The Mandalorian: Recapping the Incredible End of Season 2

Well, Season 2 of The Mandalorian™ is finally finished. Over the past two months, we’ve gotten some high-octane action, some wonderful performances, and a few beloved characters from throughout the Star Wars™ saga. The final two episodes are among the best of the series, especially the finale.

Let’s recap on everything that happened, paying special attention to the most thrilling moments. (To recap the rest of the season, check out the Chapters 9-11 recap and the Chapter 12-14 recap.)

A warning: There are many spoilers ahead. And they are awesome.


Din Djarin, Boba Fett, Fennec Shand, and Cara Dune take Migs Mayfeld, a prisoner seen in Chapter Six, into custody. They need his help finding Moff Gideon so Mando can rescue Grogu from his ship. It turns out that Mayfeld was once a part of the Empire, so he knows how to acquire certain information that will help point the heroes in the right direction.

They soon arrive at a rhydonium (a highly unstable and dangerous chemical) refinery used by Imperial soldiers. Mayfeld needs to get to a terminal to access Gideon’s location in space. As the rest of the team watches from a distance, Mando and Mayfeld sneak into the base after hijacking a transport and donning trooper gear. They are chased by pirates attempting to ignite the rhydonium, and Mando has to climb atop the vehicle while Mayfeld drives in order to fight them off.

After a thrilling chase with way too many close calls, they make it to the facility. Everyone stationed here believes that the pair really are loyal Imperial soldiers, and they are congratulated by numerous troopers and officers for bringing in the one and only transport to survive the pirate attacks.

Mayfeld prepares to approach the needed information terminal, but he notices his former commander sitting nearby and becomes afraid he’ll be recognized. Mayfeld is about to call the mission a failure, but Mando steps in goes to the terminal, forced to remove his helmet for a facial scan. It’s an interesting fulfillment of foreshadowing, as an annoying Mayfeld had earlier pressed Mando about never removing his helmet (though he had to so in private in order to don the trooper gear).

Mayfeld’s former commanding officer grows suspicious and confronts Din Djarin, who doesn’t know what to say. Mayfeld arrives and tries to salvage the situation, saying that Mando is his commander and that his hearing was damaged in battle. He also says that Mando goes by the name “Brown Eyes.”

The Imperial commander, Valin Hess, offers the pair a drink. Mayfeld and Hess get into a discussion about legendary Empire battles. While Hess feels that the sacrifice of innocent citizens and thousands of troopers was a small price to pay for the Empire’s dominance, a clearly emotional Mayfeld disagrees. Though Mayfeld is certainly no angel, he at least seems to have a heart, lamenting the fact that the Empire created countless orphans and widows through its warmongering. He ends up shooting Hess for being being so callous, particularly for participating in the Operation: Cinder initiative and sacrificing his own division to ensure the mission’s success on Burnin Konn.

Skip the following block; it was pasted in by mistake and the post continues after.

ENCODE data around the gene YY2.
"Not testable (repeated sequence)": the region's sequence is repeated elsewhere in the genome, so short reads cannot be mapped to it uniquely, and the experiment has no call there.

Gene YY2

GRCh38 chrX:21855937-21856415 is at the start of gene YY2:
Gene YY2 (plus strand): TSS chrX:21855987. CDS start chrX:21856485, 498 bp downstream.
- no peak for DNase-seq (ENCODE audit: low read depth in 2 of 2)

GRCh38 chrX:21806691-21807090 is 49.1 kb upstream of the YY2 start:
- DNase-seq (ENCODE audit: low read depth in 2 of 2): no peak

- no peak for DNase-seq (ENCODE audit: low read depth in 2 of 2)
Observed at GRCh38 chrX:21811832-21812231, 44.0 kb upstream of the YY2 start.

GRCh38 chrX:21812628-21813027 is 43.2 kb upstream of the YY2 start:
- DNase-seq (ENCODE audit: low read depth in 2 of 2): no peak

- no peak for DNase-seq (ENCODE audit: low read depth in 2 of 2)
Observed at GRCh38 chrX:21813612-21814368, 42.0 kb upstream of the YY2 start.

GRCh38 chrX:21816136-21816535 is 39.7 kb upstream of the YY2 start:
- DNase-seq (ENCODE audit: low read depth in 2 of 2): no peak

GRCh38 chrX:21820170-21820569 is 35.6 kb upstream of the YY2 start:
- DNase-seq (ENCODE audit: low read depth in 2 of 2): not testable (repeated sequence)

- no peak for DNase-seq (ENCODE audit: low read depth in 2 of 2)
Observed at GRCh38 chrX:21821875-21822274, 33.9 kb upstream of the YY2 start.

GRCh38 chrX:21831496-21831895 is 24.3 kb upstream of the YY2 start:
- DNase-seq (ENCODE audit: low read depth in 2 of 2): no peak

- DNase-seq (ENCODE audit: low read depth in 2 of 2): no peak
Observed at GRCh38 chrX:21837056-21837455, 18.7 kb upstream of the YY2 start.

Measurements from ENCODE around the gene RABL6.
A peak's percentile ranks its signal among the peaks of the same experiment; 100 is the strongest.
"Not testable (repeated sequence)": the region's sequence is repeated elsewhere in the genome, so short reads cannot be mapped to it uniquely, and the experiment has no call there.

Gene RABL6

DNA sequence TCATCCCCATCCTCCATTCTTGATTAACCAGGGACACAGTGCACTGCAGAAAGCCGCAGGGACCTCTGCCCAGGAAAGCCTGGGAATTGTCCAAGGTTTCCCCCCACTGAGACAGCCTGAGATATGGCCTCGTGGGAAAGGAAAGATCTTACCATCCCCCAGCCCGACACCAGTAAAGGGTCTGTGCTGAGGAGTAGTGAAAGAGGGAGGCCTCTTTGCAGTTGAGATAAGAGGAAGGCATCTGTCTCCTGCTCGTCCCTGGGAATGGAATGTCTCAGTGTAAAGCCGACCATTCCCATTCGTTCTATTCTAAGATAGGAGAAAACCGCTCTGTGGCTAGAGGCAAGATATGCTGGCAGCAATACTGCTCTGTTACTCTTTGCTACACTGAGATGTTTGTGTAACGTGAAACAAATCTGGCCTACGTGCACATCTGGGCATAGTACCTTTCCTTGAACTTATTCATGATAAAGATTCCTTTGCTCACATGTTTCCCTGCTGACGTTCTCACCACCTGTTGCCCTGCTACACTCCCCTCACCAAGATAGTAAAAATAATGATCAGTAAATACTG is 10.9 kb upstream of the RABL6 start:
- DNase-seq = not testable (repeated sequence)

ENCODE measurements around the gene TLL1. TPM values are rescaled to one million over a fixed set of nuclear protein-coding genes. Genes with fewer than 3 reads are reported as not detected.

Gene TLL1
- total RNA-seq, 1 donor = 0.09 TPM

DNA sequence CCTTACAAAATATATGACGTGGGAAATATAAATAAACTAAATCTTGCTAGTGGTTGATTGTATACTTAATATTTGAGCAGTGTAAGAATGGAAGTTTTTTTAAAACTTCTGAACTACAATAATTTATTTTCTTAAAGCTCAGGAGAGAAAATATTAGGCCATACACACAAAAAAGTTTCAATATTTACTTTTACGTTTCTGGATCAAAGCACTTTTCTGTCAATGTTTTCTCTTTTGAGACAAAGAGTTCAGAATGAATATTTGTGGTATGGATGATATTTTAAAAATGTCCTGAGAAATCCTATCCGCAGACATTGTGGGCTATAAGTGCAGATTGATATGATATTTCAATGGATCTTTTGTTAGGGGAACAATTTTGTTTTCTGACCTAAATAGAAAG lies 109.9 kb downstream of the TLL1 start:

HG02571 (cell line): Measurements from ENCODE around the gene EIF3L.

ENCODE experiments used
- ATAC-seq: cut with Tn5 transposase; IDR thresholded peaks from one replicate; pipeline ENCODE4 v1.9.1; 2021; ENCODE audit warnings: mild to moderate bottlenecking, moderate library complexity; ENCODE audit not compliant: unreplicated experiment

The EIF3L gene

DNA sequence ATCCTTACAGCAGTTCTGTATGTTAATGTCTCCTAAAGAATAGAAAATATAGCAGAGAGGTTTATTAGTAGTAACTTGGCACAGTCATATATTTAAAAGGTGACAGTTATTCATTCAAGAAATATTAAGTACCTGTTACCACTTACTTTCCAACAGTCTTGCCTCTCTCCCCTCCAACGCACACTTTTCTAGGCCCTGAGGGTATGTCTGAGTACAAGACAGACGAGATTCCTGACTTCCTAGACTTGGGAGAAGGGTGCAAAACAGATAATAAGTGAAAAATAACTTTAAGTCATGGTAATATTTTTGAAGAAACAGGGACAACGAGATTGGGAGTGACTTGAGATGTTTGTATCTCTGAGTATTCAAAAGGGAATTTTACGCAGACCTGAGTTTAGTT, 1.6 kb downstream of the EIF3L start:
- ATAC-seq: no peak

Mando and Mayfeld shoot their way out and are rescued by their team on Slave I. Cara Dune and Fennec Shand pick off attacking troopers, creating a path for the men to escape. From the air, Mayfeld shoots a cache of the rhydonium below, engulfing the facility in flames and symbolically destroying the evil of his old life.

Mayfeld assumes that he’s going back to prison upon completion of the mission. But Dune and Mando decide that he’s redeemed himself enough to be set free. They act like he’s not even with them, striking a conversation about how Mayfeld tragically “died” on the mission. He hesitantly but gratefully walks off a free man.

Later, aboard the light cruiser, Moff Gideon receives a holographic message from the Mandalorian. He warns the villain that he’s coming for him, saying that the Child means more to him than Gideon will ever know, citing nearly word for word Gideon’s original speech in Season 1.


Star Wars has always prided itself on being a timeless tale about simple good versus simple evil. There are obvious good guys, and there are obvious bad guys. But The Mandalorian has turned this on its head, especially the Season 2 finale.

A crack team of warriors join together to defeat an obvious evil and rescue an innocent. However, this team has at least a few people who have definitely committed murders for money. Someone like Boba Fett, known as a notorious villain, keeps his word and chooses to honor justice. The same goes for Bo-Katan, Fennec Shand, and Din Djarin. What results is a fascinating episode exploring humanity, innocence, justice, and last minute saving grace.

Mando and his comrades capture Dr. Pershing, forcing him to help them navigate their way around Moff Gideon’s ship once they’re inside. They then track down Bo-Katan Kryze and Koska Reeves. Kryze wants to get the darksaber back from Gideon, and she wants to use his light cruiser to retake Mandalore. All she has to do is help the team rescue Grogu.